real life

She knew she was going to die. So she wrote her husband this letter.


“Would you remarry if I were to die?”

It’s a conversation we probably all eventually have.

“Would you remarry if I were to die?”

Let’s face it though, it’s tough enough to contemplate such a tragedy in the first place, let alone to figure out if you could start a life with someone new.

But if we were all to be honest, most of us would much prefer that our partner be happy, and after a suitable amount of time, find someone compatible to move on with.

It is unknown if this conversation ever took place between Brenda Schmitz and her husband David, but she certainly gave it some thought when she became terminally ill. When she wrote two letters to be forwarded onto a radio station, renowned for granting wishes, this is what happened.

“Hello my name is Brenda Schmitz and when you are in receipt of this letter I will already have lost my battle to ovarian cancer.”

And with that sentence Brenda, who had passed away two years earlier, changed the lives of her husband, four young sons, and one other woman she wasn’t sure if she even knew, forever.

In September 2011, mother of four, Brenda Schmitz passed away. She was 46. As a parting gift, she entrusted a letter to a friend, who remains anonymous, to deliver when the time was right. The letter was addressed to a local Des Moines, Iowa, radio station and contained two other letters; one for her husband David and another for the new love of his life.

The letter had been written by Brenda a month before she succumbed to ovarian cancer and passed away.

David was invited to the studio, where they read out her beautiful letter.

Watch the video below as David hears it for the very first time, live on air.

It read:

I am writing this letter to have sent to you by a dear friend who has instructions to do so when it was the time.

I told her once my loving husband David had moved on in his life and had found someone to share his life with again to mail this letter to all of you at the station.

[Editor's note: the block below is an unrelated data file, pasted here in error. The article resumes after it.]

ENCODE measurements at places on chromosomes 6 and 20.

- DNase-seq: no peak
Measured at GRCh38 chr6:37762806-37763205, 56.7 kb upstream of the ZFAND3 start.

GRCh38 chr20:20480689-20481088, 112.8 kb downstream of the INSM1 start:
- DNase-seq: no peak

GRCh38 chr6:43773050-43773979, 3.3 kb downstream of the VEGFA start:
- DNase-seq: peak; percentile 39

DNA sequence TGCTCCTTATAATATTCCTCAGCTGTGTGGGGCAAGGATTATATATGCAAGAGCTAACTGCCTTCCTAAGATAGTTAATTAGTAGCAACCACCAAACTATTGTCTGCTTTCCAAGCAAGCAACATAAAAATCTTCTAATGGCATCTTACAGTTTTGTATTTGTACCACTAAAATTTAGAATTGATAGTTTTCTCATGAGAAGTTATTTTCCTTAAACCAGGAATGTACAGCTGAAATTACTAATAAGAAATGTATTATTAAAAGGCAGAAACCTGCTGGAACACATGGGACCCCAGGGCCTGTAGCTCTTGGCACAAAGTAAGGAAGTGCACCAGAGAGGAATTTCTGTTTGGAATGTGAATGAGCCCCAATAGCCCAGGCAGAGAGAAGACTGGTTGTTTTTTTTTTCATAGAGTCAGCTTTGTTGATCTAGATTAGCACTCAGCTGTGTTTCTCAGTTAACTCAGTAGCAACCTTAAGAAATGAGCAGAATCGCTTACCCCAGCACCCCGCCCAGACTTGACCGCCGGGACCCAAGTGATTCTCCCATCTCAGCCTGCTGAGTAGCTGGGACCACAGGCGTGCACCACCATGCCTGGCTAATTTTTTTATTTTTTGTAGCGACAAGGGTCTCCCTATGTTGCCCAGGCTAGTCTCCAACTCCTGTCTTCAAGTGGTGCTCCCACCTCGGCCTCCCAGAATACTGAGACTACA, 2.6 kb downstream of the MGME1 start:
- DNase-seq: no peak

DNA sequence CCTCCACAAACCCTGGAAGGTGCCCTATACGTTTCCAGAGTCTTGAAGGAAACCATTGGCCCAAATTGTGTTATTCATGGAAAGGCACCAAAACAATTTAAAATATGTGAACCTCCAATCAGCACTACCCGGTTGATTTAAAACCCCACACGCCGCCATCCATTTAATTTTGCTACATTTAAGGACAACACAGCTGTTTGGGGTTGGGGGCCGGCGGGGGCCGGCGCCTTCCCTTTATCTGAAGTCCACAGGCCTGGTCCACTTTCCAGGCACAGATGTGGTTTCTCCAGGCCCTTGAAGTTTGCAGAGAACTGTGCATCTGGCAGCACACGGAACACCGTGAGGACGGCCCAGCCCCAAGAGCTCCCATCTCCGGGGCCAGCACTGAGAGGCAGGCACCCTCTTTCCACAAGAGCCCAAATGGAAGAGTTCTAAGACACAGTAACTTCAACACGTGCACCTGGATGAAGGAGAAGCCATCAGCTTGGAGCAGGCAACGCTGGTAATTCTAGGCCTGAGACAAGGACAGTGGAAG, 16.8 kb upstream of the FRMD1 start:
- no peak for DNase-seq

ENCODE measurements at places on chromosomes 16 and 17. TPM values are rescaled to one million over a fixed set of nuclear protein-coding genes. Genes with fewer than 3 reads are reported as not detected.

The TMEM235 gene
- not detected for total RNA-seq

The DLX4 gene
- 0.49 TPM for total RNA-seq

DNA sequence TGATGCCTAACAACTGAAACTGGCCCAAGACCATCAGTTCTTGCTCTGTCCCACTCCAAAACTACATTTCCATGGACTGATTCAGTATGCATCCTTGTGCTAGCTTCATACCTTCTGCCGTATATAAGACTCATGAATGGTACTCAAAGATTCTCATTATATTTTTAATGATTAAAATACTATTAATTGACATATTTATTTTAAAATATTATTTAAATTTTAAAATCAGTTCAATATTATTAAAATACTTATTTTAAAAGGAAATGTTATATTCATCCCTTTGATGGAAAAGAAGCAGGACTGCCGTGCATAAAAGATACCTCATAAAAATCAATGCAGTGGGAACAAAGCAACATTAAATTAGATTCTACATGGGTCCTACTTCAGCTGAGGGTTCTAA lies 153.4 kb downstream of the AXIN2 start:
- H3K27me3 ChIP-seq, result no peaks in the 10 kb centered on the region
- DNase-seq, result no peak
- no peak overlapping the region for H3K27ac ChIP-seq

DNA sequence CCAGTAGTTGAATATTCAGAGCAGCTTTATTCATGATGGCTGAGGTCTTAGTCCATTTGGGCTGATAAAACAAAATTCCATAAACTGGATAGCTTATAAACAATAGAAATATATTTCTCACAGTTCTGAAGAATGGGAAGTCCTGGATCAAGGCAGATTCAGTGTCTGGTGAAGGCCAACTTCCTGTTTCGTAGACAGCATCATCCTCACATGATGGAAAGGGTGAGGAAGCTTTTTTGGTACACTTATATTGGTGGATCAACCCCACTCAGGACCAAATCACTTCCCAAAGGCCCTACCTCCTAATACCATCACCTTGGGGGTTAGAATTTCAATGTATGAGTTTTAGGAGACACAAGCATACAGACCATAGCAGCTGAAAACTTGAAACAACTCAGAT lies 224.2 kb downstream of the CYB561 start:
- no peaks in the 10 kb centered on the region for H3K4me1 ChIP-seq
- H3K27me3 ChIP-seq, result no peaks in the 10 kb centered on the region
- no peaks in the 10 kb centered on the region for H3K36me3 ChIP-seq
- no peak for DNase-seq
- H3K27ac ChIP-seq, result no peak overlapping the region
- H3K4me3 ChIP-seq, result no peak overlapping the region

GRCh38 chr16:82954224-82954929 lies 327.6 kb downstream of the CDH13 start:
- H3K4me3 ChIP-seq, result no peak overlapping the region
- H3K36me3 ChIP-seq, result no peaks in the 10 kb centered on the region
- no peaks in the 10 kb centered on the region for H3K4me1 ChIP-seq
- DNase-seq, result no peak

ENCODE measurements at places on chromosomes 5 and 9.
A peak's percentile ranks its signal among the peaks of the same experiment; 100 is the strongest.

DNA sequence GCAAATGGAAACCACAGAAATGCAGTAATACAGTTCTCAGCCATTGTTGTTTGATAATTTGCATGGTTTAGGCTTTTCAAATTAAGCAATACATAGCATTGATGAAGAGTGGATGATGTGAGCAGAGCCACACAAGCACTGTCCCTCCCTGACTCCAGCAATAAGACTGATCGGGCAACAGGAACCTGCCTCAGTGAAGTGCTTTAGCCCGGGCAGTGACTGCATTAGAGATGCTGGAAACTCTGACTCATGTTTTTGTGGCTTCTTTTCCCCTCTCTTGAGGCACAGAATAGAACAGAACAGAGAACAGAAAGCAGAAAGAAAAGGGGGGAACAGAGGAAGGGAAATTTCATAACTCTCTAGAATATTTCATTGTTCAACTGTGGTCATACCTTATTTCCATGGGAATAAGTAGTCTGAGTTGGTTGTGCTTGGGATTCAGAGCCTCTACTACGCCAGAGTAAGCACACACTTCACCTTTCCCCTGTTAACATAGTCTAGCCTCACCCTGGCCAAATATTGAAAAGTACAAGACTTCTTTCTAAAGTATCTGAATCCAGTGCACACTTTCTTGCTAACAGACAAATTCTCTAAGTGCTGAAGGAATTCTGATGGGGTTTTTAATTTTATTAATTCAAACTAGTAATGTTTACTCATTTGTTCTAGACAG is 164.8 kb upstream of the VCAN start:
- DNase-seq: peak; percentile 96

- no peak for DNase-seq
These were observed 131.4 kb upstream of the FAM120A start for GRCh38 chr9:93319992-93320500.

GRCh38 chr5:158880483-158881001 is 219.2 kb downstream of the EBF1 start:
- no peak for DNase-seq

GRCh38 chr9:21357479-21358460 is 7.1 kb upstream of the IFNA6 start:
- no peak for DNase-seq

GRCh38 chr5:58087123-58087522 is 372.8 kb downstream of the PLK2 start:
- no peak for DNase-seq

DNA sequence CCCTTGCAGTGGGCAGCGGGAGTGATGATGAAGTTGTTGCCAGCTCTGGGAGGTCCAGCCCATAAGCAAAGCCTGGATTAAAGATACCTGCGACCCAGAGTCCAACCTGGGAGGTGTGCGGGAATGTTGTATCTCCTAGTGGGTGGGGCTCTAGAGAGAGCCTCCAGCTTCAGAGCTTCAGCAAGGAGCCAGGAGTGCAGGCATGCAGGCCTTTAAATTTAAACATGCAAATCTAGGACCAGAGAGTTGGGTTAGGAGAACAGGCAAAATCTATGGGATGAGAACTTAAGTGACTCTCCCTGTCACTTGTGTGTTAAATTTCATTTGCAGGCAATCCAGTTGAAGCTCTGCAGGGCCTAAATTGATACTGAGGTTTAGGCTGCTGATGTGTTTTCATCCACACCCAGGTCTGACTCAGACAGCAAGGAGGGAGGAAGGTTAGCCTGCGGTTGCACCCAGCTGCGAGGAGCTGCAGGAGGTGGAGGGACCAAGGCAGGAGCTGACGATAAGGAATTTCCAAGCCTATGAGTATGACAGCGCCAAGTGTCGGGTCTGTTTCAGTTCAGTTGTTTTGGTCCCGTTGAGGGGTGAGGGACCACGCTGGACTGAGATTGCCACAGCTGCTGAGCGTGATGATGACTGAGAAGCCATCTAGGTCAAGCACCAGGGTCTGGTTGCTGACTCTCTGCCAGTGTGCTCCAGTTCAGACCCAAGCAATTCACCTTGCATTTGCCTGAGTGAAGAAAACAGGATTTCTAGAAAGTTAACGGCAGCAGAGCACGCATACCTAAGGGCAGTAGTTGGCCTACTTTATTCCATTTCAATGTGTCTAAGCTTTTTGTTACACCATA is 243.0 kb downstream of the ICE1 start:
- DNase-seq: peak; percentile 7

As I was thinking about my last months on earth I told David my wishes after I was gone that I believe he followed through with the attitude and courage I know he possesses.

What a great husband and father he is. I know all of this is extremely hard on him. He is the one making the best decisions for my family and ultimately finding a caring, compassionate loving woman in time to help raise the boys.

She must be quite a lady (I wish I could have met her) to take on the task of raising a large extended family with unwavering love and devotion and a huge heart.

We have four boys Carter, Josh, Justin and my little Max. Max is the youngest at two years old.

I was diagnosed right after his first birthday. No child as young as Max should have to lose his mother and it brings tears to my eyes now thinking of it. God I will miss seeing him and the boys grow up to be fine men. I have relayed to David to try and not let him forget me. He is such a bright, intelligent and beautiful boy.

My reason for writing this is I have a wish for David and the boys and the woman and her family if she has kids also. I want them to know I love them very much and hope they always feel safe in a world of pain.

I was hoping that one small act you all could do for me could change their and help lives for ever and they know I am with them always.

David said there had been many signs that Brenda was with he and the children since she died. The most telling, a giant rainbow that appeared on the morning of her death, after many weeks without rain. Brenda’s favourite song to sing to her son Max was ‘Over the Rainbow’.

Brenda’s first wish was for a day or a weekend of pampering for her husband’s new love, Jane:

She deserves it. Being a stepmother to all those boys, and especially giving little Max a mother’s love that only she can give. Make her smile and know her efforts are truly appreciated from me.

She added: “Thank you. I love you, whoever you are.”

Having two children of her own, Jane received a letter of her own, sent privately via the radio station.

Brenda’s next wish was for her family.

For the family: a magical trip. Somewhere where they all can enjoy their company and companionship as a family and create those memories that will be with them forever.

Her final wish was for something special for the nurses and doctors in her cancer unit at Mercy Medical Centre:

A night out full of drinks, food and fun for all they do every day for the cancer patients they encounter.

All three of Brenda’s wishes were granted by the station with help from sponsors, with the family of eight flying to Disney World with all expenses paid. As you can imagine, the supply of Kleenex was exhausted by all after the reading of the letter.

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